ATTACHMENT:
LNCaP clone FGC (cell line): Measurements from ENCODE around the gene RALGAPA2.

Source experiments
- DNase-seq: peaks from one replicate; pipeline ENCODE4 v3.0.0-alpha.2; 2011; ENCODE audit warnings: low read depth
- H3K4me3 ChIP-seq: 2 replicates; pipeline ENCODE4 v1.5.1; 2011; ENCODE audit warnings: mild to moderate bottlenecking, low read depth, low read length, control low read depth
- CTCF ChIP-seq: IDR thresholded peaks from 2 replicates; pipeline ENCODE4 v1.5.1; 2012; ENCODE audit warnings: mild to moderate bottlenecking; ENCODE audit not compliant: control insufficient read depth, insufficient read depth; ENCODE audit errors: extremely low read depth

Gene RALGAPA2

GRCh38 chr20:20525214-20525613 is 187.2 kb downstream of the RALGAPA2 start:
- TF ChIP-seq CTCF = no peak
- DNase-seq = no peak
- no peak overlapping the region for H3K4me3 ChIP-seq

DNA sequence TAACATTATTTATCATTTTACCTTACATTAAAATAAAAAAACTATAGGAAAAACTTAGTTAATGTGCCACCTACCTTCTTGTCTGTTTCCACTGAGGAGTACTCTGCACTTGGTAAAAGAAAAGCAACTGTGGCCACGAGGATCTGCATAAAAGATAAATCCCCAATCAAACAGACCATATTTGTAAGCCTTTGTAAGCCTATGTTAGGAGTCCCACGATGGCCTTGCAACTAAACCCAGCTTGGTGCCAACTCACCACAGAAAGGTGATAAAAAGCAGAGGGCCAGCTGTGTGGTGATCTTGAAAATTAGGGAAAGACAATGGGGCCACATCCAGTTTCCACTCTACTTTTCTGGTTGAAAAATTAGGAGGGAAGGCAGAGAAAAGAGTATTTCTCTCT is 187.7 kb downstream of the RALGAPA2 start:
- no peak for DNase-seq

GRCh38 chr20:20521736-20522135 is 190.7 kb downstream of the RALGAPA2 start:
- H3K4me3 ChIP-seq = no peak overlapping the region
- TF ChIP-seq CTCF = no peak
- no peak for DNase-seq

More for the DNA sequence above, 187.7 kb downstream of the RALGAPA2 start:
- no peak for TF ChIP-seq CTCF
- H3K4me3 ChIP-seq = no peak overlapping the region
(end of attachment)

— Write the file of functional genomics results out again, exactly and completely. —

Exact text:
LNCaP clone FGC (cell line): Measurements from ENCODE around the gene RALGAPA2.

Source experiments
- DNase-seq: peaks from one replicate; pipeline ENCODE4 v3.0.0-alpha.2; 2011; ENCODE audit warnings: low read depth
- H3K4me3 ChIP-seq: 2 replicates; pipeline ENCODE4 v1.5.1; 2011; ENCODE audit warnings: mild to moderate bottlenecking, low read depth, low read length, control low read depth
- CTCF ChIP-seq: IDR thresholded peaks from 2 replicates; pipeline ENCODE4 v1.5.1; 2012; ENCODE audit warnings: mild to moderate bottlenecking; ENCODE audit not compliant: control insufficient read depth, insufficient read depth; ENCODE audit errors: extremely low read depth

Gene RALGAPA2

GRCh38 chr20:20525214-20525613 is 187.2 kb downstream of the RALGAPA2 start:
- TF ChIP-seq CTCF = no peak
- DNase-seq = no peak
- no peak overlapping the region for H3K4me3 ChIP-seq

DNA sequence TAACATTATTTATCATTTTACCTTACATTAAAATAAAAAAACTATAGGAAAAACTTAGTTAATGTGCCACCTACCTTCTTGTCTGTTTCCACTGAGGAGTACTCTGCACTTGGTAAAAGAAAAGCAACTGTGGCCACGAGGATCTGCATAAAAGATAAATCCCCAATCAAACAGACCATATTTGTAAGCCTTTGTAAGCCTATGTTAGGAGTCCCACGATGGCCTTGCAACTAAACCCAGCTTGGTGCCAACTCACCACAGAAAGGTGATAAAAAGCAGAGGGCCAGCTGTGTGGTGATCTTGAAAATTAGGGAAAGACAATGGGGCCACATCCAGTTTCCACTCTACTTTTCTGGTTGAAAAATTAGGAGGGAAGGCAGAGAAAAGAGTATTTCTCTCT is 187.7 kb downstream of the RALGAPA2 start:
- no peak for DNase-seq

GRCh38 chr20:20521736-20522135 is 190.7 kb downstream of the RALGAPA2 start:
- H3K4me3 ChIP-seq = no peak overlapping the region
- TF ChIP-seq CTCF = no peak
- no peak for DNase-seq

More for the DNA sequence above, 187.7 kb downstream of the RALGAPA2 start:
- no peak for TF ChIP-seq CTCF
- H3K4me3 ChIP-seq = no peak overlapping the region